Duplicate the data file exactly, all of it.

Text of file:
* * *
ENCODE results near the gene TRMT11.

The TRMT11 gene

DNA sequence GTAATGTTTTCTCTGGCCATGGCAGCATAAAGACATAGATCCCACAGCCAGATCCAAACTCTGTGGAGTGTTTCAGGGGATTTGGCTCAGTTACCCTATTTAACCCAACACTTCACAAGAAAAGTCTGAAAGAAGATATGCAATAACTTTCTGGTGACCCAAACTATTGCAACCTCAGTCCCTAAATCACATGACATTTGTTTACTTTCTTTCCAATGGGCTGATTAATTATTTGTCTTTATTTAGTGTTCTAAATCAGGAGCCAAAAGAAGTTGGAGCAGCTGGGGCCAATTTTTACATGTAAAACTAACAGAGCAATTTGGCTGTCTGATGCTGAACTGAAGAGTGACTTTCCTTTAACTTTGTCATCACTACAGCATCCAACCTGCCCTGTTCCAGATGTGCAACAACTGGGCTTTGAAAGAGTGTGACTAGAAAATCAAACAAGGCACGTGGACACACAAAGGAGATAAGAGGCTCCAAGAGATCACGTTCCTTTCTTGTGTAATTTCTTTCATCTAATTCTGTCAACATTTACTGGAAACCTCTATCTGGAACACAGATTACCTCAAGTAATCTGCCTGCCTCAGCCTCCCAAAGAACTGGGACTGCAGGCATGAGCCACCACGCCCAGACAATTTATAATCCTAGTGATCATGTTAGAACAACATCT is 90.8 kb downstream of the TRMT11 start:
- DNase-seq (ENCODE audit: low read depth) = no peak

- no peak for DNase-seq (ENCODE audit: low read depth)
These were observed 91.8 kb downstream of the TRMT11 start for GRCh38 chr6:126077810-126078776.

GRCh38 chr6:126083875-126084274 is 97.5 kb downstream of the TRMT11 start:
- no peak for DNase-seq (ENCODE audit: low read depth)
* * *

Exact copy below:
ENCODE results near the gene TRMT11.

The TRMT11 gene

DNA sequence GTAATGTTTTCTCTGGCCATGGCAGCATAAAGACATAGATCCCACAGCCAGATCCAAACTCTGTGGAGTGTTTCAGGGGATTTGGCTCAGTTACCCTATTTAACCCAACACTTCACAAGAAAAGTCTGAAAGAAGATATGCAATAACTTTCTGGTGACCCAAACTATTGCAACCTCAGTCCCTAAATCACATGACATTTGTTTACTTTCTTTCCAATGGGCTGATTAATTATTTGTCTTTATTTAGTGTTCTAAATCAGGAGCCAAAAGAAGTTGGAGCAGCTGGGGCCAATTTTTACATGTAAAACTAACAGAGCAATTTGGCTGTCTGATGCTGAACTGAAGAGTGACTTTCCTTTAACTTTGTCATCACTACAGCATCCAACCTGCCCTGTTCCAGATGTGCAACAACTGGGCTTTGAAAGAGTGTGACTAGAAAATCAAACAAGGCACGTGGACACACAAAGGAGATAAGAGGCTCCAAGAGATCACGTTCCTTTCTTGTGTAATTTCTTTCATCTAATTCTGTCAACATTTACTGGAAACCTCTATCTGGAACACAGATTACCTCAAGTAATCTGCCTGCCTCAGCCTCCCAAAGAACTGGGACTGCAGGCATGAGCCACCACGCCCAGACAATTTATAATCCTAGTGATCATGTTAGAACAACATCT is 90.8 kb downstream of the TRMT11 start:
- DNase-seq (ENCODE audit: low read depth) = no peak

- no peak for DNase-seq (ENCODE audit: low read depth)
These were observed 91.8 kb downstream of the TRMT11 start for GRCh38 chr6:126077810-126078776.

GRCh38 chr6:126083875-126084274 is 97.5 kb downstream of the TRMT11 start:
- no peak for DNase-seq (ENCODE audit: low read depth)